Sugar Can Be a Whole-Body Problem

Everyone knows that sugar is bad for teeth because it increases the risk for decay and cavities. But did you know that too much sugar can cause serious problems in the rest of the body too? An over-consumption of sugar can:

  • Contribute to severe headaches
  • Lead to overeating and obesity
  • Cause Type 2 diabetes
  • And be a factor in developing cardiovascular disease

Should You Eliminate Sugar Altogether?

Having a certain amount of sugar in your diet is necessary for proper body function. But how much is too much? The recommended amount of sugar someone should have on a daily basis depends on age and gender. The American Heart Association suggests a maximum daily sugar intake of 37.5 grams for men and 25 grams for women.

Sugar Reduction Tips

  • Cut back on the sweets. Cookies, candy, and soda are some of the biggest, most obvious sugar-packed culprits. Choose water and naturally sweet foods like fruit instead.
  • Read nutrition facts. Sometimes sugar can hide in some surprising foods like bread, condiments, and even sauces. If you don’t read the label, you may be unaware of just how much sugar you’re eating.
  • Brush up on your chef skills. Making your own meals at home allows you to control what ingredients you use and in what quantity. Home cooked meals can help your family eat healthier overall.

Following these tips can really help limit the amount of sugar you consume and do wonders to keep your smile, and your body healthy. Remember, it’s still crucial to brush your teeth everyday, twice a day, floss once a day, and maintain regular visits with your Mill Creek dentist.

If you do notice any signs of potential decay, or if it’s time for your dental cleaning, give our Mill Creek dental office a call to schedule an appointment. We’re always happy to see new smiling faces!

Treating patients from Mill Creek, Bothell, Everett and beyond.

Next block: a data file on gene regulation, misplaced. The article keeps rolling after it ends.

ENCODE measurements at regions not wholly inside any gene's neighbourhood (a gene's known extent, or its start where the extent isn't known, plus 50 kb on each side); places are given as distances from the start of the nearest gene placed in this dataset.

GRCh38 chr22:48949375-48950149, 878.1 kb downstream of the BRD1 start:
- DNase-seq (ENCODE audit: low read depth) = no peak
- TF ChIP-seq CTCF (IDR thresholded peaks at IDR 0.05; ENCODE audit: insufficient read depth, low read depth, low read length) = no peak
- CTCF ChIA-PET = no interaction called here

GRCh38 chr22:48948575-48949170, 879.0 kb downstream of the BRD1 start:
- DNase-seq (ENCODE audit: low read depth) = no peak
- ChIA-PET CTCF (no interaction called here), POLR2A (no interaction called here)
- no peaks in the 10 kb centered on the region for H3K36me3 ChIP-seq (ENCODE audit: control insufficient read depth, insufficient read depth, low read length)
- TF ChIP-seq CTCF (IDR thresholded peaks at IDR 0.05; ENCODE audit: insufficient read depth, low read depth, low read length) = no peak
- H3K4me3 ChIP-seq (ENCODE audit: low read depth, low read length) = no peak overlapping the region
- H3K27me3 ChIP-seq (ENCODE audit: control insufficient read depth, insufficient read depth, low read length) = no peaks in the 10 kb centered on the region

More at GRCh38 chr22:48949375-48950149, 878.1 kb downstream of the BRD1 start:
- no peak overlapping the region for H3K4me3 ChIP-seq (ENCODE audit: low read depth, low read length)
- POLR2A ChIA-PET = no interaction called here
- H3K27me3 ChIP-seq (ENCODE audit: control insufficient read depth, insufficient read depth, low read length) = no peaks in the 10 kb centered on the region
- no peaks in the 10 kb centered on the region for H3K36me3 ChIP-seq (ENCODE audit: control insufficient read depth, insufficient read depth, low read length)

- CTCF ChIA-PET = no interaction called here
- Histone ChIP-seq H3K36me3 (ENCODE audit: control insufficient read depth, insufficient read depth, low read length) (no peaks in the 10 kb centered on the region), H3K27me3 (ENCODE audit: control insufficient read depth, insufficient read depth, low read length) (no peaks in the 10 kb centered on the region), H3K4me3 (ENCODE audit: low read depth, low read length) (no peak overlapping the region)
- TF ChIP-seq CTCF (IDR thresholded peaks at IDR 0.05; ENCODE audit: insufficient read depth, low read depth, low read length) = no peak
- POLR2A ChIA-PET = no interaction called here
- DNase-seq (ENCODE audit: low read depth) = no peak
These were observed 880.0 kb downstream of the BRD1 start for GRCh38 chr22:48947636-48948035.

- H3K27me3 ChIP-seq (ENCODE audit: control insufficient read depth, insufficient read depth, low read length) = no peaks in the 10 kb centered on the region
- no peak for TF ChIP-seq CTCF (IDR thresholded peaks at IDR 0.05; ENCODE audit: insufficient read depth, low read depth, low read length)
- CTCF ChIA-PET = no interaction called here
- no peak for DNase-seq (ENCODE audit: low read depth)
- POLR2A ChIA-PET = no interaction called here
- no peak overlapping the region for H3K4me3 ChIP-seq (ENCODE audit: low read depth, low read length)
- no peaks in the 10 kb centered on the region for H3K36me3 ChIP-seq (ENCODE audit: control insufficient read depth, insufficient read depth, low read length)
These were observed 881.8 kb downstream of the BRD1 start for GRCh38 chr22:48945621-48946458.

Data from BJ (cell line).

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Do Your Pets Need Dental Care?

pet teethAt my dental office in Mill Creek, we’re in the business of helping each one of our patients get and keep a beautiful, healthy smile. We’ll even often give advice on what you can do at home to protect your dental health. But humans aren’t the only ones that can benefit from at-home dental care. Just like people, pets also rely on good oral health for overall wellness. To achieve this, follow our pet-friendly tips.

Choose the right tools

An important part of your pet’s dental care is similar to your own. We’re talking about brushing teeth. And just like we recommend you choose a toothbrush that’s right for you, you need to choose a brush that’s appropriate for your pet. There are toothbrushes designed just for dogs and cats and can be found at many pet stores. But a clean piece of gauze wrapped around a finger will work pretty well too. When it comes to which toothpaste to use, don’t use your own. Human toothpaste can cause stomach problems in animals. Instead, ask your vet for a recommendation.

Use the right technique

The technique behind brushing your animal’s teeth is not unlike brushing your own. Hold the toothbrush at a 45 degree angle and gently massage in a small circular motion. You may want to focus more attention on the cheek side of the teeth as that’s where the most tartar tends to accumulate. You don’t need to brush your pet’s teeth as often as you brush you own, however. Two or three times a week is typically standard.

Stay Aware

Animals can get gum disease too, and you should know the signs that something may not be right. Keep an eye out for:

  • Bad breath
  • Excessive drooling
  • Swollen gums
  • Loose teeth

If you notice any of these symptoms, schedule an appointment with your vet.

While we can’t help keep your pet’s smile in top shape, following the tips above and visiting your vet regularly can do wonders in ensuring your furry loved ones are healthy. When it comes your pearly whites, we’ll be more than happy to see you at my Mill Creek dental office. Call today to schedule an appointment.

Welcoming patients from Mill Creek, Bothell, Everett